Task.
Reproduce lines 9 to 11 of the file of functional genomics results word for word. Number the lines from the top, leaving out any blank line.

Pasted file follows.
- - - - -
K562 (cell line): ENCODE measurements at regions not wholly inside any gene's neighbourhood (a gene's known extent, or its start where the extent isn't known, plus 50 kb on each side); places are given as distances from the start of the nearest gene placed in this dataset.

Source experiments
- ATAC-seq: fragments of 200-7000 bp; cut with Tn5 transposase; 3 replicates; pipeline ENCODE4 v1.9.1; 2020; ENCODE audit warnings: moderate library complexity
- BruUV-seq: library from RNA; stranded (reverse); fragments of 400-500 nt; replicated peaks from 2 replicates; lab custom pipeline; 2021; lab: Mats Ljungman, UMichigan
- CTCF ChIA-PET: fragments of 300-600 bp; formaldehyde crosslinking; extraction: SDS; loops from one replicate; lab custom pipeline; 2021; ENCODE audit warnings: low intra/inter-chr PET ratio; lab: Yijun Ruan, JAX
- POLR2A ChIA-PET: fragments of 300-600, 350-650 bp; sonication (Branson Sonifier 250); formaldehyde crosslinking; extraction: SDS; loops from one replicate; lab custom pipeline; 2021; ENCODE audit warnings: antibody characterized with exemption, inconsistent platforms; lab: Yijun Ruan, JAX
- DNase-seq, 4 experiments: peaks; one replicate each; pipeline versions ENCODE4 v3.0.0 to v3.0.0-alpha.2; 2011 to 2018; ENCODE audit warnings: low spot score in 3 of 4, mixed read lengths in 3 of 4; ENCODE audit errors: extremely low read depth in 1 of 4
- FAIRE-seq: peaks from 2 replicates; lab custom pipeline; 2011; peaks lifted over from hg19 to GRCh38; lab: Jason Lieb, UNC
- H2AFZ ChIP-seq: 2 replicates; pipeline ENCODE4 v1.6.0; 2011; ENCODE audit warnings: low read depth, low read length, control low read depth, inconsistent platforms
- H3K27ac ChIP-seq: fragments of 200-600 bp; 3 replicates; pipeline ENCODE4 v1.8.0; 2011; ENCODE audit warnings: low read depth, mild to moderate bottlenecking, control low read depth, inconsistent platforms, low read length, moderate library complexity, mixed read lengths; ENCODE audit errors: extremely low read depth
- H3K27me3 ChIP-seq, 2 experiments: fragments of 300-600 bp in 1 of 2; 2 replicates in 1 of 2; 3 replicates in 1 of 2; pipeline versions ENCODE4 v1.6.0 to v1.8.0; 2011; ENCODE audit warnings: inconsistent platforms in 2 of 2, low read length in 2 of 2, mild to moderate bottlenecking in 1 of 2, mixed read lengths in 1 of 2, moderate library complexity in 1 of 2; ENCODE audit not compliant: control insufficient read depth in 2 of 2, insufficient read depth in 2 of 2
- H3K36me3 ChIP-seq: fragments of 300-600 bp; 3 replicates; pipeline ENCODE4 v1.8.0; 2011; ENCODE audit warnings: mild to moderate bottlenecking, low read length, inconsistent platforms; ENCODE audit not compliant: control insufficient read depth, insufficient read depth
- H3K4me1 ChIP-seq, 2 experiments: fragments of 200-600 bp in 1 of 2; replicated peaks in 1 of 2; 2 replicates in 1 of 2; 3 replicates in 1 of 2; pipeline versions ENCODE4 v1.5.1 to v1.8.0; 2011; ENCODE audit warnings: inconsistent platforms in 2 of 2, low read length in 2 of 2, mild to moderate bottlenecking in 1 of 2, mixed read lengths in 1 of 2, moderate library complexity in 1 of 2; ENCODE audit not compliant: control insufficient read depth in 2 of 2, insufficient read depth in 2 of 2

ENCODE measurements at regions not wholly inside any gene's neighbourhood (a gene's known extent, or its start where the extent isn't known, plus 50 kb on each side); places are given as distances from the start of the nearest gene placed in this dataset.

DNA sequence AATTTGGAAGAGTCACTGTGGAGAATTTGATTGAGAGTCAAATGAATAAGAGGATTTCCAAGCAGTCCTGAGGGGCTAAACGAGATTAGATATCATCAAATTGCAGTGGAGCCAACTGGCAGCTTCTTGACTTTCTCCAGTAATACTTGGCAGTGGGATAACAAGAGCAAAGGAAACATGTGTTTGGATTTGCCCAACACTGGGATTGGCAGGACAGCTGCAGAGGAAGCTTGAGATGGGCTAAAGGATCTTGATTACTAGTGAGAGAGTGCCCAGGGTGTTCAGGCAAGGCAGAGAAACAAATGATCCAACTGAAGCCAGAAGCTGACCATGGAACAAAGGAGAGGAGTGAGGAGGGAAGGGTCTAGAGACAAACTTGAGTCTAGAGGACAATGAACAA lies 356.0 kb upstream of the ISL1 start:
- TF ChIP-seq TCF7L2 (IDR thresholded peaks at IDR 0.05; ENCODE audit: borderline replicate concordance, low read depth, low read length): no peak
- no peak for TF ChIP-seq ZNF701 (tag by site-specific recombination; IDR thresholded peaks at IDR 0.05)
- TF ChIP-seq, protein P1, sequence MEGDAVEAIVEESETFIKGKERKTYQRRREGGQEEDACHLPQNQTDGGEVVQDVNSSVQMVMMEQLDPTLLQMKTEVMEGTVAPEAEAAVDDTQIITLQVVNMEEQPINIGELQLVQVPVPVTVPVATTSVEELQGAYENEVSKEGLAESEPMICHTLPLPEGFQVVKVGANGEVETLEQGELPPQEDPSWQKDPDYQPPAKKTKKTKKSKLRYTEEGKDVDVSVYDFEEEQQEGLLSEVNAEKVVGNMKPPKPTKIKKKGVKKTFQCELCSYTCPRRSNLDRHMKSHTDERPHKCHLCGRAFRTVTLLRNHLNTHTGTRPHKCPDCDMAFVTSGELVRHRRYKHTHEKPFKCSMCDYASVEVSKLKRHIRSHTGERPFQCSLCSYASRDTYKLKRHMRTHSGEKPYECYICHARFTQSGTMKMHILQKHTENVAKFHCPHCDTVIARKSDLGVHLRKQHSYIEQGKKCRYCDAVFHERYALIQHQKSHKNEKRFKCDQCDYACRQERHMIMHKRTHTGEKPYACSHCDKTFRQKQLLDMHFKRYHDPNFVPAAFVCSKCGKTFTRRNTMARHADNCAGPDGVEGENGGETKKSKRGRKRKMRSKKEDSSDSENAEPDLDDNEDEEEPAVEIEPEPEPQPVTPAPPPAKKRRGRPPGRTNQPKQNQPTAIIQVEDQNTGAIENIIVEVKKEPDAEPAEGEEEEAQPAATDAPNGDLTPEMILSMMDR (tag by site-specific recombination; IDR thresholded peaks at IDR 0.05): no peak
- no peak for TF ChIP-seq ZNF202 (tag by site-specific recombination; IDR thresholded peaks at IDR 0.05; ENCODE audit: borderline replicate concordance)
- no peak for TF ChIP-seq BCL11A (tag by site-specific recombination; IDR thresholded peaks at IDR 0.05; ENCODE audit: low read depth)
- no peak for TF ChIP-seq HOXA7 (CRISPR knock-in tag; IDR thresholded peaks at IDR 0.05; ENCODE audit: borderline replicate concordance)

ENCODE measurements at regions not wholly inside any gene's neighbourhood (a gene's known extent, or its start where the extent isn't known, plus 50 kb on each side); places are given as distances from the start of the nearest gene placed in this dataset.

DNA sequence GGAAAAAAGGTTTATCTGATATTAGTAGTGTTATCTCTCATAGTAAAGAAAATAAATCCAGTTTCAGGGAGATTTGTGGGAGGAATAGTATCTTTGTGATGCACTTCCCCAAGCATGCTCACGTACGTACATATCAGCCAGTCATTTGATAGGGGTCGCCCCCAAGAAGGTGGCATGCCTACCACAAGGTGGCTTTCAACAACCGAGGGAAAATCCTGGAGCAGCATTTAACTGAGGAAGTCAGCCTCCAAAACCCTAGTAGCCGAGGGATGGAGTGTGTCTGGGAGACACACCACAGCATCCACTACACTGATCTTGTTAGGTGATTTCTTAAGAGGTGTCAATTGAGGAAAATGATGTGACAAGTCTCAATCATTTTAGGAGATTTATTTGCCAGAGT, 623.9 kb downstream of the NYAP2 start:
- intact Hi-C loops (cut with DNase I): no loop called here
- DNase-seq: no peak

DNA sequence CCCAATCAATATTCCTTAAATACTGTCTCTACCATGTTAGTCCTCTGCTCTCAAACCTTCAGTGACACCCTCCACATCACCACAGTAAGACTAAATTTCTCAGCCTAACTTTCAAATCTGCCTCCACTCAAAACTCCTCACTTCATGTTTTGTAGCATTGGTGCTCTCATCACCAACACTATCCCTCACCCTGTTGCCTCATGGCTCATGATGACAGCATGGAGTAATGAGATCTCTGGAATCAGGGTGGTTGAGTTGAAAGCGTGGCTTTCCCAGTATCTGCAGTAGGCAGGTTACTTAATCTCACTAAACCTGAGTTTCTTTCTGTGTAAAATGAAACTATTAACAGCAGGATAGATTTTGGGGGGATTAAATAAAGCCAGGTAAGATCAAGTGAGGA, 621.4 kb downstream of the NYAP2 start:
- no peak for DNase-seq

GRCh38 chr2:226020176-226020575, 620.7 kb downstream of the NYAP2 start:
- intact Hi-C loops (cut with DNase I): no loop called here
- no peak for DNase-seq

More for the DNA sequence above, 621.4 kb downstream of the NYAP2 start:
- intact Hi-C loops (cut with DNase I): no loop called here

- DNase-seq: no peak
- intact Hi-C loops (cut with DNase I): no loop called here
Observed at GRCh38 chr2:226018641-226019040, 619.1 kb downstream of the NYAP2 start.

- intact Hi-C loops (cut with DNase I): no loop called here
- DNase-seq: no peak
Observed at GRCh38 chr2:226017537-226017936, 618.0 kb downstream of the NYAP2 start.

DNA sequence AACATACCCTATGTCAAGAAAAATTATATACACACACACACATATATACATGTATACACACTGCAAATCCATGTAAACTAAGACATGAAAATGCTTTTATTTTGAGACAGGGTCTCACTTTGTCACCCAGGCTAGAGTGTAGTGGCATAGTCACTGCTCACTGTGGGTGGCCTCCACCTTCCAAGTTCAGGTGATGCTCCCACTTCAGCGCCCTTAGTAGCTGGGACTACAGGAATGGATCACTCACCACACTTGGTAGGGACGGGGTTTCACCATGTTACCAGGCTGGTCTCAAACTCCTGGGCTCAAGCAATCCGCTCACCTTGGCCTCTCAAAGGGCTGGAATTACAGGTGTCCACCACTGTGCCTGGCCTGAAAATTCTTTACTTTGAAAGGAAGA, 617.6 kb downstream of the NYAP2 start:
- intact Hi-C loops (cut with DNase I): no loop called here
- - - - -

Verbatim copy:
- H2AFZ ChIP-seq: 2 replicates; pipeline ENCODE4 v1.6.0; 2011; ENCODE audit warnings: low read depth, low read length, control low read depth, inconsistent platforms
- H3K27ac ChIP-seq: fragments of 200-600 bp; 3 replicates; pipeline ENCODE4 v1.8.0; 2011; ENCODE audit warnings: low read depth, mild to moderate bottlenecking, control low read depth, inconsistent platforms, low read length, moderate library complexity, mixed read lengths; ENCODE audit errors: extremely low read depth
- H3K27me3 ChIP-seq, 2 experiments: fragments of 300-600 bp in 1 of 2; 2 replicates in 1 of 2; 3 replicates in 1 of 2; pipeline versions ENCODE4 v1.6.0 to v1.8.0; 2011; ENCODE audit warnings: inconsistent platforms in 2 of 2, low read length in 2 of 2, mild to moderate bottlenecking in 1 of 2, mixed read lengths in 1 of 2, moderate library complexity in 1 of 2; ENCODE audit not compliant: control insufficient read depth in 2 of 2, insufficient read depth in 2 of 2